Israel, though having legalised medical consumption, faces similarly limiting technicalities in their cannabis law, though their research is extensive and innovating. A significant, albeit smaller $20m market, the Israeli reform was implemented for purely medical purposes, with recreational use still fully illegal. A permit is necessary for medical marijuana and is only given in the case of very serious ailments, thus a small number of some 2300 people in the country have one- however a considerable number of 25000 patients were treated last year for various serious conditions.
Unlike the USA, people in Israel are not likely to consider consuming marijuana for less serious conditions such as anxiety or migraines. However, this may be down to a lack of awareness in relation to the positive effects that cannabis can have on these conditions and it is possible that with some education the industry could grow much faster.
With this could come further growth to an already growing market, one in which since 2014 US firms have invested $50m, and which, according to researchers for iCAN, will grow to a value of $100m by 2020. The slow paced growth is attributable to Israel’s comprehensive research whereby distributors convene with scientific institutions to trial and develop specific strains that treat specific illnesses and disorders. In comparison to the $5.4b US market, the Israeli’s is small, despite distributing better regulated and better-classified marijuana.
References and further Reading
Matt Ferner (Jan 2015) “Legal Marijuana Is The Fastest-Growing Industry In The U.S.: Report”‘, Huffington post-http://www.huffingtonpost.com/2015/01/26/marijuana-industry-fastest-growing_n_6540166.html
Research and Markets (Sept 2015) “North American Cannabis Market Value to Grow Over $20.7 Billion by 2020 says, ‘North America Cannabis Market: Focus on Application, Derivative, and Region – Estimation & Forecast, 2015-2020”, PR Newswire- http://www.prnewswire.com/news-releases/north-american-cannabis-market-value-to-grow-over-207-billion-by-2020-says-north-america-cannabis-market-focus-on-application-derivative-and-region—estimation–forecast-2015-2020-300142307.html
(March 2015) “Mexico’s drug cartels adapt to US pot legalization,” Yahoo News/Havocscope-http://www.havocscope.com/tag/marijuana/
Steve Rolles (March 2014) “Cannabis policy in the Netherlands: moving forwards not backwards”, Transform-http://www.tdpf.org.uk/blog/cannabis-policy-netherlands-moving-forwards-not-backwards CHANGE HYPERLINK,,,,!,,,**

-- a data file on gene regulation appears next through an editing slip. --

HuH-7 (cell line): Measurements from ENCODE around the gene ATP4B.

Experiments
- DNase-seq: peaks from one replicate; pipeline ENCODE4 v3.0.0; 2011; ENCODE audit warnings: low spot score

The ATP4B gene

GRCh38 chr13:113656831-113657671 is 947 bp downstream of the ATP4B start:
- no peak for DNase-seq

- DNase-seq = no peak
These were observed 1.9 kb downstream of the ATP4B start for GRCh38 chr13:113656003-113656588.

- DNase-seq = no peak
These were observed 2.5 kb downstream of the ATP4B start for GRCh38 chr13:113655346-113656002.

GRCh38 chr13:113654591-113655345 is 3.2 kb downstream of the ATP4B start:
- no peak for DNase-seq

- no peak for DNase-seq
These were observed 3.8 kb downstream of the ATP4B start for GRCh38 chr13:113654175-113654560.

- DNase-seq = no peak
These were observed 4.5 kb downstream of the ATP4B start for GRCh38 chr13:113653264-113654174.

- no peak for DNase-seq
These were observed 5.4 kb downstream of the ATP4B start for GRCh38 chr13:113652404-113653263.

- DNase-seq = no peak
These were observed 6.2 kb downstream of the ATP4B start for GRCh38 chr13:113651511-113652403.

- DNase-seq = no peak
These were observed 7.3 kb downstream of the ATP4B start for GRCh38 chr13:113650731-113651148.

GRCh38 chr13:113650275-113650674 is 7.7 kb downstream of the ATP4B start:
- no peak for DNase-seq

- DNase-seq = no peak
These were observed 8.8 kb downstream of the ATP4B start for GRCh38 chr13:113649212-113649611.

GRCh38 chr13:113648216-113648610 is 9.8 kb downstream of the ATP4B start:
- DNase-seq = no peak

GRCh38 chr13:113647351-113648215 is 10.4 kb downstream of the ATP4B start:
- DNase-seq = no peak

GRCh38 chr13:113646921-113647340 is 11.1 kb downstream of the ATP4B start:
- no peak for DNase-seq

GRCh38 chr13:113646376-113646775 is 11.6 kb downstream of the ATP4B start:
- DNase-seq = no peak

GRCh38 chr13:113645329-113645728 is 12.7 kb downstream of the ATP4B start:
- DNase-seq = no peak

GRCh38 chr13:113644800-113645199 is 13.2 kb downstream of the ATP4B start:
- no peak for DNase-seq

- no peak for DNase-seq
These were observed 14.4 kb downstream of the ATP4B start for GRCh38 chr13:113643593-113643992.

State of Colorado (Feb 2016) “Marijuana Taxes, Licenses, and Fees Transfers and Distribution”, Colorado.gov-https://www.colorado.gov/pacific/sites/default/files/1215%20Marijuana%20Tax%2C%20License%2C%20and%20Fees%20Report%20SPREADSHEET.xlsx
John Walsh & Geoff Ramsay (2016) “Uruguay’s Drug Policy: Major Innovations, Major Challenges”, Foreign Policy at Brookings- https://www.brookings.edu/wp-content/uploads/2016/07/Walsh-Uruguay-final.pdf
Laden Cher (March 2016) “Uruguay’s Half-Baked Marijuana Experiment”, Foreign Policy-http://foreignpolicy.com/2016/03/21/uruguay-marijuana-legalization/
Uki Goñi (March 2016) “Uruguay’s legal marijuana policy en route to next phase of regulation”, The Guardian-https://www.theguardian.com/world/2016/mar/24/uruguay-legal-marijuana-next-phase-regulation
Gérald Lafrenière & Leah Spicer (June 2002) “ILLICIT DRUG TRENDS IN CANADA 1980-2001: A REVIEW AND ANALYSIS OF ENFORCEMENT DATA”, Parliament of Canada- http://www.parl.gc.ca/Content/SEN/Committee/371/ille/library/DrugTrends-e.htm
Andre Uddin & Neal Gilmer (April 2016) “Growth opportunities in the Canadian marijuana market”, The Globe and Mail- http://www.theglobeandmail.com/globe-investor/investment-ideas/research-reports/growth-opportunities-abound-in-canadian-marijuana-market/article29573393/
Green Doctor Network (2014)- http://greendoctornetwork.com/is-marijuana-legal-in-canada/
(March 2016) “Medical Marijuana takes off in Israel”- Ynet News- http://www.ynetnews.com/articles/0,7340,L-4783899,00.html
April. M Short (Jan 2014) “How Israel Became A Medical Marijuana Powerhouse”, No Camels-http://nocamels.com/2014/01/how-israel-became-a-medical-marijuana-powerhouse/
Maayan Lubell (March 2016) “Israel Is Cornering The Medical Marijuana Market”, Forward- http://forward.com/news/337294/israel-is-cornering-the-medical-marijuana-market/